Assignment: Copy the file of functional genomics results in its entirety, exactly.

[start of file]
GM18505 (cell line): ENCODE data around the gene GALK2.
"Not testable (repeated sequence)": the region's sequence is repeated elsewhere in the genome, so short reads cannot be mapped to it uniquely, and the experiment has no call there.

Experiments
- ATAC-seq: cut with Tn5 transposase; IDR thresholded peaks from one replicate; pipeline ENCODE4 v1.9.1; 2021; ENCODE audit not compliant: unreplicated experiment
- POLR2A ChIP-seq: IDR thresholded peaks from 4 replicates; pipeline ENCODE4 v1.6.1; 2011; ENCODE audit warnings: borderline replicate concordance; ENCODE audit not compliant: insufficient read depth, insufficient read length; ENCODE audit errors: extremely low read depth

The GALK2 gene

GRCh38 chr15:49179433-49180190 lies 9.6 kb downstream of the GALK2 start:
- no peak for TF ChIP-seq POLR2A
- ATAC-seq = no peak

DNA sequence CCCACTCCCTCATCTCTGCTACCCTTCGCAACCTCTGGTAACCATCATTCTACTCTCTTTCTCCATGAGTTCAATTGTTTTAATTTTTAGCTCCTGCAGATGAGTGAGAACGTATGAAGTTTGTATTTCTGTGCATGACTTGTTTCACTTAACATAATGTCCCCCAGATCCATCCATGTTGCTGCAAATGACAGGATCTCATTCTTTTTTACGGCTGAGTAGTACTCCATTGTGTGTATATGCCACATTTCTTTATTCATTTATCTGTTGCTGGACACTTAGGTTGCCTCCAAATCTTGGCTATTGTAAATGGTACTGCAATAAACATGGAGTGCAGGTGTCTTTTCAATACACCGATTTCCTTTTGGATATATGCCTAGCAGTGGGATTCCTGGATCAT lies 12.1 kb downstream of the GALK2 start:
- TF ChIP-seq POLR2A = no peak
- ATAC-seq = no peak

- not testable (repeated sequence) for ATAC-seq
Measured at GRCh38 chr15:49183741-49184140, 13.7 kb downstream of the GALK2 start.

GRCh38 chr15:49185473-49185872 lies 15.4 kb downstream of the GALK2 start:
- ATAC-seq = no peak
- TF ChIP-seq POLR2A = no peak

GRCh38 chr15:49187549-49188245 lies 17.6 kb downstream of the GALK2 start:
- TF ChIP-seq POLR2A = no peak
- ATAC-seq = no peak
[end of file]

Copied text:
GM18505 (cell line): ENCODE data around the gene GALK2.
"Not testable (repeated sequence)": the region's sequence is repeated elsewhere in the genome, so short reads cannot be mapped to it uniquely, and the experiment has no call there.

Experiments
- ATAC-seq: cut with Tn5 transposase; IDR thresholded peaks from one replicate; pipeline ENCODE4 v1.9.1; 2021; ENCODE audit not compliant: unreplicated experiment
- POLR2A ChIP-seq: IDR thresholded peaks from 4 replicates; pipeline ENCODE4 v1.6.1; 2011; ENCODE audit warnings: borderline replicate concordance; ENCODE audit not compliant: insufficient read depth, insufficient read length; ENCODE audit errors: extremely low read depth

The GALK2 gene

GRCh38 chr15:49179433-49180190 lies 9.6 kb downstream of the GALK2 start:
- no peak for TF ChIP-seq POLR2A
- ATAC-seq = no peak

DNA sequence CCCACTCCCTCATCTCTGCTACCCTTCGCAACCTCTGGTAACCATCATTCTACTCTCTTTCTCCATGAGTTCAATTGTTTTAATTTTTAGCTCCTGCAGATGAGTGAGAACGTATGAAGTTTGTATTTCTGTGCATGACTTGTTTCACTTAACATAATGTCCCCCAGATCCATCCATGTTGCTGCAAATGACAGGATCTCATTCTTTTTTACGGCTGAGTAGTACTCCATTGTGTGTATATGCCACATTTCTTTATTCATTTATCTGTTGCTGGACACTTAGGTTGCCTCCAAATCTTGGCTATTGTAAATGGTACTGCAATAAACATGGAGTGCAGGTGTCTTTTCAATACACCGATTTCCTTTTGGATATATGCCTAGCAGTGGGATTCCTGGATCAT lies 12.1 kb downstream of the GALK2 start:
- TF ChIP-seq POLR2A = no peak
- ATAC-seq = no peak

- not testable (repeated sequence) for ATAC-seq
Measured at GRCh38 chr15:49183741-49184140, 13.7 kb downstream of the GALK2 start.

GRCh38 chr15:49185473-49185872 lies 15.4 kb downstream of the GALK2 start:
- ATAC-seq = no peak
- TF ChIP-seq POLR2A = no peak

GRCh38 chr15:49187549-49188245 lies 17.6 kb downstream of the GALK2 start:
- TF ChIP-seq POLR2A = no peak
- ATAC-seq = no peak